Tuesday, August 18, 2015

How NOT To Take A Headshot Part Deux

Okay, I have to pick on my husband once again.

He is very good at many, many things, and he's not that bad with operating a camera, it is just that he does not have what you'd call "the eye" for it. Usually, I can take one of his images and crop it and make it AWESOME...but when it comes to portraits...neither he nor my younger son, Ross, have a natural talent.

If you read my previous post, How NOT to Take A Headshot, then you saw the images Ross took of his Dad.  If you haven't read it, scroll down a few blog posts or just click on the link.

Now, both of these photos needed to have a professional look to them for the purposes of which they were to be used.

I am not a professional photographer. I am more of a hobbyist, but I do read about how to improve my shots. That, and my husband has gifted me some very good lens and flashes for my Nikon Cameras.

I also have a back drop which they set up and lighting which they did NOT set up.

So first, here is the best of the portraits my husband took of Ross who has completed all his requirements for Eagle Scout and needs a portrait.


The only lighting was coming from the ceiling fixture.

This is my unedited version.


And my edited version:



I cropped it in a bit, and darkened the background because there was a slight shadow cast by the flash and I toned down some of the reds in his skin tones and ears.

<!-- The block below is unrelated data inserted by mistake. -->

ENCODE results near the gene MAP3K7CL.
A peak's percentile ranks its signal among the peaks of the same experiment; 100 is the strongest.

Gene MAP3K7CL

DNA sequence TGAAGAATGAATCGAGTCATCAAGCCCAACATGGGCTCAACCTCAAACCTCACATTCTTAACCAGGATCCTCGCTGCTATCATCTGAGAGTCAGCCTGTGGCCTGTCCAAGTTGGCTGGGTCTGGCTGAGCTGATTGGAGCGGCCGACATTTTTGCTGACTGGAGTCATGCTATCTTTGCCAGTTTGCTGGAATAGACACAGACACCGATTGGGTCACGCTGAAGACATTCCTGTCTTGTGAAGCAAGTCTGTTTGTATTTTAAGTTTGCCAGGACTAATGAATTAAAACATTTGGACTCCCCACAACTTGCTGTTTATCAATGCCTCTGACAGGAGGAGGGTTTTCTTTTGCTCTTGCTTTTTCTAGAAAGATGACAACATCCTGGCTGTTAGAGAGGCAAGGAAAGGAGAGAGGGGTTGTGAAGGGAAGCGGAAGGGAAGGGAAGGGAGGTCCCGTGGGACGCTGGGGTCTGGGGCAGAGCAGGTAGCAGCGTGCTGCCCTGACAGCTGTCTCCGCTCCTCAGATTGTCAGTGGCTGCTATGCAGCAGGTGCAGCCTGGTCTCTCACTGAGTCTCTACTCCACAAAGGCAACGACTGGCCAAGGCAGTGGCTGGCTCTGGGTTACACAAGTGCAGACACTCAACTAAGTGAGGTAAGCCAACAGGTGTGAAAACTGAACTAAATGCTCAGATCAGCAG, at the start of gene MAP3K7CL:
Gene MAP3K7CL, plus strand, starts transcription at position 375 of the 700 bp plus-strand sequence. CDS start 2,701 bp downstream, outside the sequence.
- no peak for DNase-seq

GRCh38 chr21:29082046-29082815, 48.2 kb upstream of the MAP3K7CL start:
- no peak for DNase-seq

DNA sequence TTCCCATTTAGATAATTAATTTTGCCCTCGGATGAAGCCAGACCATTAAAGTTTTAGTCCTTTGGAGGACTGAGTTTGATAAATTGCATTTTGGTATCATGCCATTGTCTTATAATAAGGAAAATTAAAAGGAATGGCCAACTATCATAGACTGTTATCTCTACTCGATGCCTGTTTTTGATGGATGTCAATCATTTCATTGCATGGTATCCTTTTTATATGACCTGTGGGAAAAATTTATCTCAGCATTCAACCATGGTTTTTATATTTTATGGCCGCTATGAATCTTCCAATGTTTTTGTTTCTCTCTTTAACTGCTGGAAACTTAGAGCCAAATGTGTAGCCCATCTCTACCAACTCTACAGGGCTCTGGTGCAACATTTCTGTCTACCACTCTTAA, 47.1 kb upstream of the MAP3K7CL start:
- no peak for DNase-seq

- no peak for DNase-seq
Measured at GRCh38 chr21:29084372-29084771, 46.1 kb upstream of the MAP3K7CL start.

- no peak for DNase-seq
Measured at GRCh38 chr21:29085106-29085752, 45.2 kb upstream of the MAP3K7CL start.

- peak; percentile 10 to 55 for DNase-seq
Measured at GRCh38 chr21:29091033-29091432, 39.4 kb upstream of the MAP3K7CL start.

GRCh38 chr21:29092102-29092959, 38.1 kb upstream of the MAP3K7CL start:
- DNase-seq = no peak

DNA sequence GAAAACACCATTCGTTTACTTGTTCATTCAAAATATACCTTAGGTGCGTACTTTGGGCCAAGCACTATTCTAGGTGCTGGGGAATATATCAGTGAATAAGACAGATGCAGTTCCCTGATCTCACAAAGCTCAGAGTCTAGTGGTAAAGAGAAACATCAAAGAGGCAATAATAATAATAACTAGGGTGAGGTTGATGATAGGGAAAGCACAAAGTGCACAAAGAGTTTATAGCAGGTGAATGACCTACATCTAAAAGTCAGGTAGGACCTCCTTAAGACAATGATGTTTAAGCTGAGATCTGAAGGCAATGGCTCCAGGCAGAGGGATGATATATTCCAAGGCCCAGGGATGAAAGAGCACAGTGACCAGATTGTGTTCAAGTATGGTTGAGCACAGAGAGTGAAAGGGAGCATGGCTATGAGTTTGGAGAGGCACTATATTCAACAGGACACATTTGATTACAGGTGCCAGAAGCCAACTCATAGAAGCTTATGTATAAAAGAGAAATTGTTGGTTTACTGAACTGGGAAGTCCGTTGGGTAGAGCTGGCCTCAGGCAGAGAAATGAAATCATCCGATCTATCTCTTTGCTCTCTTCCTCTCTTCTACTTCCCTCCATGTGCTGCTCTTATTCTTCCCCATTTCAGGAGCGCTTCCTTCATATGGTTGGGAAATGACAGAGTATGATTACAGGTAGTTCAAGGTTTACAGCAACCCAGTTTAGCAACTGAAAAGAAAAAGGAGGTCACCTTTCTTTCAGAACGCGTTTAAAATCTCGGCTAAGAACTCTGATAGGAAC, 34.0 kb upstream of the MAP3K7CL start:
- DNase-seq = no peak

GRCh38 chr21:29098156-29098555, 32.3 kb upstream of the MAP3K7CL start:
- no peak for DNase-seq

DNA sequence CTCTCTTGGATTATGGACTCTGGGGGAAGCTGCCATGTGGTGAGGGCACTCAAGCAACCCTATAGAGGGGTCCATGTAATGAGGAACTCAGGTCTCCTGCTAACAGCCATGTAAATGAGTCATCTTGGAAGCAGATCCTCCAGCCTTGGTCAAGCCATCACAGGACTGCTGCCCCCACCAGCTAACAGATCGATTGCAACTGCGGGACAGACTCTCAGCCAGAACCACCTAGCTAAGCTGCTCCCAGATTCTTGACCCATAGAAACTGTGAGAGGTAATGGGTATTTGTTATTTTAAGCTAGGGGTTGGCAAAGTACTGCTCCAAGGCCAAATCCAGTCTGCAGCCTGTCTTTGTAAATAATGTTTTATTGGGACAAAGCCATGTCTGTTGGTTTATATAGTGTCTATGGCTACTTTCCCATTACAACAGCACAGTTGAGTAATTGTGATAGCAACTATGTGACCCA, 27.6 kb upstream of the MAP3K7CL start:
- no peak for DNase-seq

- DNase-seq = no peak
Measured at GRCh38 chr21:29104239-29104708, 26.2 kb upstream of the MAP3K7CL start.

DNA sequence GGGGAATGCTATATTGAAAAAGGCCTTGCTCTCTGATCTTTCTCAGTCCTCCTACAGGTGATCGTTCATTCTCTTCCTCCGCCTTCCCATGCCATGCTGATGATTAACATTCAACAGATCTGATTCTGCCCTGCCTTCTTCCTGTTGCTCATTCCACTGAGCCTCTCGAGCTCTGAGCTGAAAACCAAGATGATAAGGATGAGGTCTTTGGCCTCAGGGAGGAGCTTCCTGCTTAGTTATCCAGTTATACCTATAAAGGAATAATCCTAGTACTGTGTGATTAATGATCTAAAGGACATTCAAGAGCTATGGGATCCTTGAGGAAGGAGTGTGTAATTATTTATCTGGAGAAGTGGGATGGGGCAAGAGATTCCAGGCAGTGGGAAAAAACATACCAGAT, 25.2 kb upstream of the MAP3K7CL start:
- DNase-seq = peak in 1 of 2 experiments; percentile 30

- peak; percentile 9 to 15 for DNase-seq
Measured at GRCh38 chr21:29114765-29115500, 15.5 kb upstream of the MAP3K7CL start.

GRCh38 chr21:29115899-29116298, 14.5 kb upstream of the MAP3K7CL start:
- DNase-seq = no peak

In my version, he is shaven, has a new haircut, and a new but a bit too large BSA shirt his Dad bought, complete will all his latest patches.

Unfortunately, the color of the shirt does wash out his skin tones.

Also, Ross has a prominent chin like his Dad's and a 5 o"clock shadow immediately after he shaves, so I toned down the high lights and stubble on his chin.

It's all about the eyes and I did bump up the sharpness just a touch.

I turned his right shoulder towards me for two reasons. I feel it showed off his patches and it helped keep the oversize shirt from looking as large.

I don't typically follow the rule of thirds on portraits to the exact measurement because I don't like a lot of empty space above the head. In fact, some of my favorite portraits skim off just a bit of the top of the hairline because it makes the hair appear fuller.

For example:


Do you think my hair looks fuller and thicker on top? Or maybe at least you don't notice how flat it actually is.

FYI: My husband did take this photo of me. To be frank, I picked out the location according to the sun and time of day and I told him where to aim. However, there were a LOT of outtakes. Still, you'd think he'd pick on a couple of my tips.

Speaking of tips!

Don't forget my number one tip!

Have FUN!


I really like this one but he needed a different t-shirt. Darn!